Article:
U.K. Labour Party Would Match EU Deprived Funding Post-Brexit

John McDonnell
Labour Shadow Chancellor John McDonnell poses in front of the Houses of Parliament, London, July 14. McDonnell and the party's shadow foreign secretary will announce an EU funding commitment Monday. Luke McGregor/Reuters

Britain's Labour Party would match all EU funding to the U.K.'s deprived communities after Brexit, the shadow foreign secretary will promise Monday.

In a joint appearance with Shadow Chancellor John McDonnell, Shadow Foreign Secretary Emily Thornberry will say: "For the period 2014 to 2020, the U.K. was allocated €10.8 billion ($12.1 billion) in structural funding for our most deprived regions and communities. The Tories have given an undertaking hedged in conditions that funding up to 2020 will be protected.

"For the period after, they have said nothing. That is not good enough. Without long-term certainty over funding, our most deprived regions and communities cannot plan ahead. They cannot attract other investment. They cannot make progress.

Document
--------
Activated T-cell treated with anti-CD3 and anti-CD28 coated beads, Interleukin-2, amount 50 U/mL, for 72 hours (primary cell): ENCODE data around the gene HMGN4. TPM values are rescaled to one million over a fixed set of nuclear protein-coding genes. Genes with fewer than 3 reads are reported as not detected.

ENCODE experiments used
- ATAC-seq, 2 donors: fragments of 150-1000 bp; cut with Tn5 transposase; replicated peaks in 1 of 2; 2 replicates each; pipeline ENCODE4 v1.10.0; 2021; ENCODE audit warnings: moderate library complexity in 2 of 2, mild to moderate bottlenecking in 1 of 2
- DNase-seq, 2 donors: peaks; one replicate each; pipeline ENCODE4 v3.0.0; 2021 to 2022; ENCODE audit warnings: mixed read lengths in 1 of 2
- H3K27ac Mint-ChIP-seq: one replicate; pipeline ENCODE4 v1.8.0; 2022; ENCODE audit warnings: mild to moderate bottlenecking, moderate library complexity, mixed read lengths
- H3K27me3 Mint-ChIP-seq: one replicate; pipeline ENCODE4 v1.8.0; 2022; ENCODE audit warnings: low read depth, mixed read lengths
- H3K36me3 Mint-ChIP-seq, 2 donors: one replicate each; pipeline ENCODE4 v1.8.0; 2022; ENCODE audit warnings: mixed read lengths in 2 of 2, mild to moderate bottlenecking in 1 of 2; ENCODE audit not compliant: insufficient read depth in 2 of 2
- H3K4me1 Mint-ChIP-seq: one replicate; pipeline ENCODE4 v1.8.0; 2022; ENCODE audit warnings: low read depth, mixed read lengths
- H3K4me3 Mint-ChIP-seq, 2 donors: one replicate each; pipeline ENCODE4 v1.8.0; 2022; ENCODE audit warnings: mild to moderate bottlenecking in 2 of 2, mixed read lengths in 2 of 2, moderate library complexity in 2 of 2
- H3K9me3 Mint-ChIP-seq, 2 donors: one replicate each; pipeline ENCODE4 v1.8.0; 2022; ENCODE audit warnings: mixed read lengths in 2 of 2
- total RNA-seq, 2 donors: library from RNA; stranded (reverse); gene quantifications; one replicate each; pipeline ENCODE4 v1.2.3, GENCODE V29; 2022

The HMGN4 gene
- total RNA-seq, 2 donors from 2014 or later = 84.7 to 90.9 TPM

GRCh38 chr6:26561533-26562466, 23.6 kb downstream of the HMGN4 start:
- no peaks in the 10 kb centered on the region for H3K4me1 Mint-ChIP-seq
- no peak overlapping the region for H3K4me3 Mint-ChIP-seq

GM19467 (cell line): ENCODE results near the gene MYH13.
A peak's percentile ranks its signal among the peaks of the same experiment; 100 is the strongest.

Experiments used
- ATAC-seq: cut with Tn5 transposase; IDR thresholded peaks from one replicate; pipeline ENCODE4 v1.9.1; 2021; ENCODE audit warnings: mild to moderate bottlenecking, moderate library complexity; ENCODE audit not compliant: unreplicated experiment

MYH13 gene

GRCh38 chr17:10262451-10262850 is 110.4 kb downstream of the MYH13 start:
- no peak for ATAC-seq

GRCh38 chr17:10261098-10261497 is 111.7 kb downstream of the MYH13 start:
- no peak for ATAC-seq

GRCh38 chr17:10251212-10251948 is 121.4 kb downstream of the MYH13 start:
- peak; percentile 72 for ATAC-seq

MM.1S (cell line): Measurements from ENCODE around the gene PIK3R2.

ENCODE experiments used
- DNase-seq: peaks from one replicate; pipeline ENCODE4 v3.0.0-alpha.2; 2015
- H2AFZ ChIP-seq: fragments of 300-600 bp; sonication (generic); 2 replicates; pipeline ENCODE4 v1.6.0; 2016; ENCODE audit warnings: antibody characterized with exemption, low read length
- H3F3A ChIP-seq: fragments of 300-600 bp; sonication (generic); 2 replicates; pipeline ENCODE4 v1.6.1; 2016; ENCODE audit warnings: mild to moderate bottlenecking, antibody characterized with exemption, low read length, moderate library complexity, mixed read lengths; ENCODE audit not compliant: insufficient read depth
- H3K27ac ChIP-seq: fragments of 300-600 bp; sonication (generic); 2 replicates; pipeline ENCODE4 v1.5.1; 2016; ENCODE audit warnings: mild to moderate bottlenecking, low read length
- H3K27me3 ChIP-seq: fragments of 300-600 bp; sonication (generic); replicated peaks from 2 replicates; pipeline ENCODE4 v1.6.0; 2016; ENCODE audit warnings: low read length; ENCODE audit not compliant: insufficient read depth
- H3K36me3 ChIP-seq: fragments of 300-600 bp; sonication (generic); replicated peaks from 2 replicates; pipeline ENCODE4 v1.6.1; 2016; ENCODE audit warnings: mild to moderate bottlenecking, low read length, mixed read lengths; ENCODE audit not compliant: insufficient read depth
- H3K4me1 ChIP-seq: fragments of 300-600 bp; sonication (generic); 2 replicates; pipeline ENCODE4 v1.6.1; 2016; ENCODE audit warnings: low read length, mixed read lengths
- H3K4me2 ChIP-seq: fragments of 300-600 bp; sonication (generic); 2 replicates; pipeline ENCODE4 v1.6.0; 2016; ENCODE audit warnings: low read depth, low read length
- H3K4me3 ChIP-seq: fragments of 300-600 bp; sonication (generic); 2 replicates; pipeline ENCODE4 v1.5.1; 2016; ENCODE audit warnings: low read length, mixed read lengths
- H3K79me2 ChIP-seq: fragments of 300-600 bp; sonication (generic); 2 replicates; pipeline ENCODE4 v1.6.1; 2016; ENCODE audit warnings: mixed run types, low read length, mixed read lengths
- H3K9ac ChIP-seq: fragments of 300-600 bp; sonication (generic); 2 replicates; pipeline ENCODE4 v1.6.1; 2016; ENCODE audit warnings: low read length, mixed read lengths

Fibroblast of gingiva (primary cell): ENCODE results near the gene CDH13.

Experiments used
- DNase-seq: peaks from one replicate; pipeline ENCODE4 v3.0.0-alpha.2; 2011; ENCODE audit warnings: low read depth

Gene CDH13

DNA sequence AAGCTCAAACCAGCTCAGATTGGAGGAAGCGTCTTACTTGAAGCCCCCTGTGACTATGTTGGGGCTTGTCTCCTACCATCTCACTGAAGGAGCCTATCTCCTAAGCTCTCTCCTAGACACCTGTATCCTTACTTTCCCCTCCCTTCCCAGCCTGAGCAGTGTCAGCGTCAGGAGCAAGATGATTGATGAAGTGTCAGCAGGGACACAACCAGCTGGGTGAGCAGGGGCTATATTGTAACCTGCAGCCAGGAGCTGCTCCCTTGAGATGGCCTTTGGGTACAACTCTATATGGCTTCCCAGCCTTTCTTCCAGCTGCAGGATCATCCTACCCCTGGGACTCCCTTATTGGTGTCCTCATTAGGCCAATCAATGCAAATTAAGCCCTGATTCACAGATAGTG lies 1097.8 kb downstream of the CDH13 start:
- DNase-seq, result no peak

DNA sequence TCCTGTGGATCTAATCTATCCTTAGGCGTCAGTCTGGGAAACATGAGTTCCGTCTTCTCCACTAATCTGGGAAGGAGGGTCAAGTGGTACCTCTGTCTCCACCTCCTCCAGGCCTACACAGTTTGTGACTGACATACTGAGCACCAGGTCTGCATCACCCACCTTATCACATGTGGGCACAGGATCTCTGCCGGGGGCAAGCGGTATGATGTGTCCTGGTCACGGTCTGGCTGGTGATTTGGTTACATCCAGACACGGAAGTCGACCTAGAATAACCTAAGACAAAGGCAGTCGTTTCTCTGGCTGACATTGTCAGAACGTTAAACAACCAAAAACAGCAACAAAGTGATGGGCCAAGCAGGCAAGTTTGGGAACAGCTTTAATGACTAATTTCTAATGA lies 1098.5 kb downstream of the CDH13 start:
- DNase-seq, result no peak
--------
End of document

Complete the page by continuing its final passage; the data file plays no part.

"We can guarantee that a future Labour government will make up any shortfall in structural funding into the 2020s and beyond."

Labour will establish a properly managed domestic fund for less prosperous regions currently in receipt of EU structural funds, and will ensure that level of funding is protected in full, into the 2020s and beyond.

England's northwest and southwest and Wales are the three regions due to receive the most EU funding up to 2020, with €1.1 billion ($1.2 billion), €1.5 billion ($1.7 billion) and €2.4 billion ($2.7 billion) set to come their way respectively.

The pledge is part of a wider debate over how the British government should replace funds the U.K. currently receives from the EU after it leaves the bloc. The university and farming sectors are also waiting to discover what will happen to subsidies they receive from the EU after Brexit.